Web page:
Additionally, we classified water quality in three ways: open, partially-covered and fully-covered. An open water source is typically a river, stream or pond, while partially-covered means a specific rain catchment or sand filtration system. A fully-covered water source means either water piped from a central authority or borehole. For sanitation, having improved sanitation is when the child has access to either a dug, covered latrine or a flush toilet.
Next, the matrix Ii,d has relevant interaction terms that incorporate interactions between maternal education level and water quality, and again between maternal education level and sanitation access. This variable tells us the differential impact that maternal education level has on the effectiveness of clean water usage and sanitation access, under the assumption that education level has some impact on how facilities and water are used and cleaned. For example, a mother that is educated may be more likely to understand the need to keep a clean toilet to avoid disease transmittance than a mother that has not been educated.
Variable Clc,d measures cluster level averages rather than simple individual levels. For example, a cluster level sanitation average of 0.8 means that eighty percent of the respondents in that cluster have access to improved sanitation facilities. Our rationale is that disease incidence is related not only to an individual’s access to water or sanitation, but also to the aggregate levels in a cluster. Diarrhea is predominantly caused by communicable diseases passed between people, so there may be spillover effects from having a high or low level of sanitation in a cluster. Finally, Ri,region is a matrix of dummies that tells which region the child lives in. In the regions of North Sudan there are substantial systematic differences, primarily geographic (i.e. lush vs. arid) and political (some areas have been exposed to more conflict than others). Adding these covariates allows us to see which regions seem to be hardest hit by diarrhea.
We ran four versions of the model when running our regressions: Model 1 has only individual level and household covariates; Model 2 adds in interaction terms; Model 3 incorporates spillover effects; and Model 4 finally adds in regional differences.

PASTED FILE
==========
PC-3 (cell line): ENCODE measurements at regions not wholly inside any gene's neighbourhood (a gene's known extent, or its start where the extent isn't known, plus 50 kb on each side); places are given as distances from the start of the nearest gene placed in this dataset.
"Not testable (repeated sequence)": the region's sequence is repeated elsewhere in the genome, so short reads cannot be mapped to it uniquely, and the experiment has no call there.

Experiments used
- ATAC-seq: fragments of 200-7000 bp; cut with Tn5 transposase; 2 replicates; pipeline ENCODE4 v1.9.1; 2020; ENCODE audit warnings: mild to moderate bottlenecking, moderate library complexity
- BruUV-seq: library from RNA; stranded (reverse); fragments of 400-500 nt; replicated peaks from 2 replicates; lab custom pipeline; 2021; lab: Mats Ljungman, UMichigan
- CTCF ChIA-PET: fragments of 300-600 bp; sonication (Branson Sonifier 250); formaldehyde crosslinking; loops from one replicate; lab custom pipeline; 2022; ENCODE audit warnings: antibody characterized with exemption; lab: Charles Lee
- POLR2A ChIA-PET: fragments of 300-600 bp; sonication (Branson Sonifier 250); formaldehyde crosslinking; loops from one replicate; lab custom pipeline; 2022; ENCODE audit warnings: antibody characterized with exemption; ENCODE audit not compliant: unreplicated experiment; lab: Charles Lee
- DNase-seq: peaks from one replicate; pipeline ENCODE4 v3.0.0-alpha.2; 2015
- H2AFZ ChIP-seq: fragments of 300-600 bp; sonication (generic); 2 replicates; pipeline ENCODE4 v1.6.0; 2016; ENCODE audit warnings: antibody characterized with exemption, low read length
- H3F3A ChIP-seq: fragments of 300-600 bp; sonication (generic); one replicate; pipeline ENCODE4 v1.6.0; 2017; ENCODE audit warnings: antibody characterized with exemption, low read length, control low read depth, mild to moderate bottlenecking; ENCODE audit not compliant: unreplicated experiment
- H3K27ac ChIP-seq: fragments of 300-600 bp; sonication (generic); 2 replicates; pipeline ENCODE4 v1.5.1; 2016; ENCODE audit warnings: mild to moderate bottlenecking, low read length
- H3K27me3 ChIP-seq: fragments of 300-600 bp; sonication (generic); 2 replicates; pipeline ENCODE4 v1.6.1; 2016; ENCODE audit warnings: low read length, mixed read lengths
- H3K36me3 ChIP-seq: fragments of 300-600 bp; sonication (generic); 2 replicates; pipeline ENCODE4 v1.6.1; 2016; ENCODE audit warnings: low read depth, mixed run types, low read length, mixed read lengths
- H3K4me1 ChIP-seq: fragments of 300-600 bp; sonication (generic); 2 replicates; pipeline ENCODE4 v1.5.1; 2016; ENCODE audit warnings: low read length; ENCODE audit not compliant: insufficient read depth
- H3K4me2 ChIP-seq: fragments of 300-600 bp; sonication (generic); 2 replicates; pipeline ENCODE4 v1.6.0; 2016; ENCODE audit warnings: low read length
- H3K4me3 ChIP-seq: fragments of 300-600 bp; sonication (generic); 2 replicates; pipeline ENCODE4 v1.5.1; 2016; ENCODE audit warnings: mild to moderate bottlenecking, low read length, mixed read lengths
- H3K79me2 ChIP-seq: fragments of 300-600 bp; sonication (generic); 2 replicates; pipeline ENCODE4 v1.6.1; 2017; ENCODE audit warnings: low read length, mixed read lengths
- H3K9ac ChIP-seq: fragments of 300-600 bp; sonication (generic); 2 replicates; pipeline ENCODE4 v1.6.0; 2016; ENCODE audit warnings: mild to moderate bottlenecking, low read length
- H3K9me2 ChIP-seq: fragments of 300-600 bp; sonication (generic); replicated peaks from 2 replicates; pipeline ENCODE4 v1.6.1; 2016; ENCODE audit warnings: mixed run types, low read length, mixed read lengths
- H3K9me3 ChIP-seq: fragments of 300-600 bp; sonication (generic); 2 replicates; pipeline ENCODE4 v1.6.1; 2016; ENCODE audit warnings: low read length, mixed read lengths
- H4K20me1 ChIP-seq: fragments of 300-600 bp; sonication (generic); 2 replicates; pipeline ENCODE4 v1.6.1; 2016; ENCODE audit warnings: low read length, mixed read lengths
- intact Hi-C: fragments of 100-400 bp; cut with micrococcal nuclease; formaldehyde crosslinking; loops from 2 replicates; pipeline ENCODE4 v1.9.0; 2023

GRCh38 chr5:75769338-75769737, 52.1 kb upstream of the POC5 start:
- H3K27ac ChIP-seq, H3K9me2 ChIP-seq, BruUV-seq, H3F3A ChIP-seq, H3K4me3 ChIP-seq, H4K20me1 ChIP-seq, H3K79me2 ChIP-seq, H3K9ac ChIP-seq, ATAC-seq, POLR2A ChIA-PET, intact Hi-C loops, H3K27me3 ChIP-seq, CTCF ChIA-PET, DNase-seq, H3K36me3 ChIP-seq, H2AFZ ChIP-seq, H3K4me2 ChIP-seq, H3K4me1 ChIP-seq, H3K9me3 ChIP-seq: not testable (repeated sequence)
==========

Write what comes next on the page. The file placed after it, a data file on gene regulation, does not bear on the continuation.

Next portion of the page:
Below we have reproduced the results from all four regression models for diarrhea incidence (Table 4). Across all four models, we found several covariates with significant effects: child’s age, urban environment, regular use of any milk, whether the child is male and the size of the household. Interestingly, male children show higher levels of diarrhea incidence than female children. Though this difference is puzzling, determining the answer goes beyond the scope of this paper.
The coefficients on access to partially-covered water (-0.174) and fully-covered water (-0.164) show that better water quality decreases the likelihood of having diarrhea. Both coefficients are significant (p<.001) in the first two models. In Model 3, with the inclusion of community-level averages, these variables lose statistical significance. Instead, the same effect from Models 1 and 2 seems to be captured by community-level averages. This is a plausible outcome, as water quality is likely very homogenous at the community level, and so incorporating this variable decreases the significance of individual-level water quality by drastically reducing heterogeneity. Similarly, in Model 4, we lose any significance among all the water quality variables, as water quality is also strongly tied to regional differences.
The variable that captures the education level of the child’s mother shows no statistically significant effect across all four models. However, the interaction term between maternal education level and having access to partially covered water is positive and significant (p<.05) in Models 2 (0.274), 3 (0.269) and 4 (0.255). Literature exists showing that more educated mothers are able to better protect their children from diseases, which makes this result confusing. This will be discussed further below.
Interestingly, we find no statistically significant effect from having access to a latrine or toilet in the first two models. However, the coefficients in Models 3 (-0.135) and 4 (-0.128) are negative and significant with p<.05. In contrast, the variable for community-average level of sanitation in Models 3 (0.273) and 4 (0.189) are positive and highly significant with p<.001. This surprising outcome, that the household-level and community-level sanitation effects are in opposite directions, will be discussed in depth in the next section.
Finally, Model 4 shows some interesting results with regards to regional differences. In particular, the coefficients on the regions of River Nile (0.574), Kassala (0.395), Blue Nile (0.77), Khartoum (0.594) and South Darfur (0.383) are strongly positive and significant with p<0.001, suggesting that children in these regions are particularly susceptible to diarrhea.